A clubhouse celebration was in full swing.
The Houston Astros were celebrating an achievement, as they moved closer to what they hoped was a World Series title. Those celebrations, aren’t just for players. There is a long list of thoughtful, difficult decisions that add up to that one team. That one group that, somehow, with all the pieces in place working together exactly as needed at the right time, goes to the big show. The final dance. All the people that have a hand in the success are filled with their own kind of excitement, pride and hope. They’re not on the field. But they’re uniquely and essentially part of the team.
One of those people was Brandon Taubman, the team’s assistant General Manager.
Taubman began his own celebration, loudly proclaiming, “I’m so glad we got OSUNA! I’M SO FUCKING GLAD!”
In that moment, perhaps to an outsider, it would’ve seemed like harmless fun. But there was something amiss. Osuna had blown a save. The expression of glee was out of place in that moment. There was something else that was troubling that, to an outside,r might not have seemed like much. But everyone in baseball, every fan, and all those on the job in some capacity in that clubhouse, knew that Osuna had been suspended for domestic violence against his girlfriend, and mother of his three-year old daughter. The Astros have supported him in what’s often seemed like an act of defiance. They’d set aside his violence against a woman, and hoped fans would be ok with that.
Taubman’s celebratory comments were yelled within a few feet of three women reporters and, according to Sports Illustrated reporter Stephanie Apstein, and anyone present, Taubman was aggressively directing them toward Apstein and the other women reporters near her. Among them was a woman who wore a purple domestic violence awareness bracelet.
Brandon Taubman, Cornell University graduate, who’d played JV baseball, got his degree in economics and management, which led to a position at Ernst and Young, former fantasy baseball player who the Astros took a shot on for his extensive knowledge of valuation applied to a baseball roster, had to have a decent amount of confidence to make such a hostile move toward those women. And why not? The Astros gave Osuna all the support in the world when he joined the team. And Major League Baseball certainly has done the bare minimum to exhibit concern for violence against women. Their responses to players committing violence against wives, girlfriends and insulting women in general has ranged from so-so to absolutely awful.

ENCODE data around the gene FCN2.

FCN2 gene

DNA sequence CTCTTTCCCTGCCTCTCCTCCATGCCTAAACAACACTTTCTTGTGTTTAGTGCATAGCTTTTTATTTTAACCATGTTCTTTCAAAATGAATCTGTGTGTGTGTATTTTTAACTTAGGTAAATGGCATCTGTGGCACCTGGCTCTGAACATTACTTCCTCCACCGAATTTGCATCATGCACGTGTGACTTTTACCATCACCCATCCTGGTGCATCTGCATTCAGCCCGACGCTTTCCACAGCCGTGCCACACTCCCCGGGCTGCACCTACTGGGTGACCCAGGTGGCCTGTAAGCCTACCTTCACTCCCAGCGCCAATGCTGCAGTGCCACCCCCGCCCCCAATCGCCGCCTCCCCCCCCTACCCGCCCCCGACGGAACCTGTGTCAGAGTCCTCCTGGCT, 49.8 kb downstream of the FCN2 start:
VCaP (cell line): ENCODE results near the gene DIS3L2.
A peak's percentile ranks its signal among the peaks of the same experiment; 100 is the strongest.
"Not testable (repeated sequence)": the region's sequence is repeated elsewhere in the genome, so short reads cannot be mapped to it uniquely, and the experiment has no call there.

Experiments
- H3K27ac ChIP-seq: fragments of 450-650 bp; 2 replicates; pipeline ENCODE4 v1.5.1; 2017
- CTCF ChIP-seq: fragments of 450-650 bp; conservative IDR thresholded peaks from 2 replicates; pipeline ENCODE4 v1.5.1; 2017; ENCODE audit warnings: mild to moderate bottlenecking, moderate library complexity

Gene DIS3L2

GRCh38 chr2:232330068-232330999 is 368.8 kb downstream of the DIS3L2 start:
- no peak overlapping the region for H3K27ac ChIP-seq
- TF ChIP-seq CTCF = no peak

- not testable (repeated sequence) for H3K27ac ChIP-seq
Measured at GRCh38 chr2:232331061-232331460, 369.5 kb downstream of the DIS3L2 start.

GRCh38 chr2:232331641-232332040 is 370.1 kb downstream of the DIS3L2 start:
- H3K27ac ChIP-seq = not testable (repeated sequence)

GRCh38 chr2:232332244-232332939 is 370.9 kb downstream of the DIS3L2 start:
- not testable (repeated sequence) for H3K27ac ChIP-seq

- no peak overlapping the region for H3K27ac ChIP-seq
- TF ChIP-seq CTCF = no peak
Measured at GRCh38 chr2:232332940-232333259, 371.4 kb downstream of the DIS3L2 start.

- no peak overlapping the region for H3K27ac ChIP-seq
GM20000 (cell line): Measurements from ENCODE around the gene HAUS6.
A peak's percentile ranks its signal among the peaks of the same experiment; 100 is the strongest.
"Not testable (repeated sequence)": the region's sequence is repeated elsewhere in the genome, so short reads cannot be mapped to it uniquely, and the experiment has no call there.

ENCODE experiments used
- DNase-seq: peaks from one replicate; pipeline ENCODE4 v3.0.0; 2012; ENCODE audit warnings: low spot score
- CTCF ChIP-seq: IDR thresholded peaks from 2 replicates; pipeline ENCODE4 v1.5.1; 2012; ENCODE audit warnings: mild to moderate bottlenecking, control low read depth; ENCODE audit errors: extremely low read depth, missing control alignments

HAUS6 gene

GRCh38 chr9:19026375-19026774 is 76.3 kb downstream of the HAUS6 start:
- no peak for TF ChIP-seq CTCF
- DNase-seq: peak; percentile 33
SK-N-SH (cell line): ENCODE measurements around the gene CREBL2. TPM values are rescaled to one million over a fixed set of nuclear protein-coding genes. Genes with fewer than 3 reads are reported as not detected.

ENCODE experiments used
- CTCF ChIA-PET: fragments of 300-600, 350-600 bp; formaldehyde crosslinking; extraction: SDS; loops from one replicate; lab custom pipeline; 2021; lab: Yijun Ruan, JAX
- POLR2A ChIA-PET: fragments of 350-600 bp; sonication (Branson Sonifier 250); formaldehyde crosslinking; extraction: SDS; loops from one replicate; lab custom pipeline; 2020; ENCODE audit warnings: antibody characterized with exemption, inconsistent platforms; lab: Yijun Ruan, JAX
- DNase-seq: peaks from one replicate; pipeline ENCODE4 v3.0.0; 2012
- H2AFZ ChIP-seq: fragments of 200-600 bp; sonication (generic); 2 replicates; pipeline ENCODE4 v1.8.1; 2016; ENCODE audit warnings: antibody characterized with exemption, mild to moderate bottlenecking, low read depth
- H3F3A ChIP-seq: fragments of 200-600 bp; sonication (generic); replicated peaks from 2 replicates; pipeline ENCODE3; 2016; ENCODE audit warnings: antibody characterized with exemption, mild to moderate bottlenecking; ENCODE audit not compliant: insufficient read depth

The toxic masculinity that is woven into the fabric of baseball, of sports, extends to the media. Women have come far. But we haven’t reached the finish line. I’m here to kindly tell you, there is no finish line. There’s always work to do in order to stand against that brand of masculine confidence that so often goes unchecked. There always comes a moment, when at least one woman or another decides, no, you shit head, you won’t do this without at least a good fight.
Shortly after the clubhouse closed, beat writers began filing their stories. Apstein tweeted a link to hers, with a simple statement of facts to accompany the link. There was no notable emotion or outrage, which she had every right to feel and express. She stood up, solitary, determined and clear. A wrong had been done. And that wasn’t going to be quietly buried, not that night. Damn all the narratives.
Consider the confidence Stephanie Apstein gathered to report on Taubman’s actions. Maybe you can’t. Maybe you don’t know how often women in sports media witness men doing and saying things we simply laugh off, or are just too afraid to report. To simply speak out is an act of risk. To write it, in order to right it, is a huge risk for any writer, particularly women. And women in sports media know that they’re always carefully watched, their every move examined for proof that she doesn’t belong or know of what she speaks. Or, in this case, actually does for a living.
Apstein might not even have fully realized the impact she would have by simply reporting on what she saw, heard and knew to be true. In the moment, we often don’t grasp how far these acts of courage can reach. Like Melissa Ludtke before her, who, in 1978 simply told her editor at Sports Illustrated that she’d been barred from entering the clubhouse to do her job, which led to equal access for baseball writers from then on, Apstein has taken one step. And one always leads to more.
She simply told the truth. Writing down what she saw, heard and knew to be true. Those kinds of acts are simple in execution. We speak, we write, we report to the proper people. But what follows is never simple. Stephanie Apstein took a stand. The sheer power and meaning of that can’t be overstated. Because, in doing so, she changed the industry. One step…another always comes.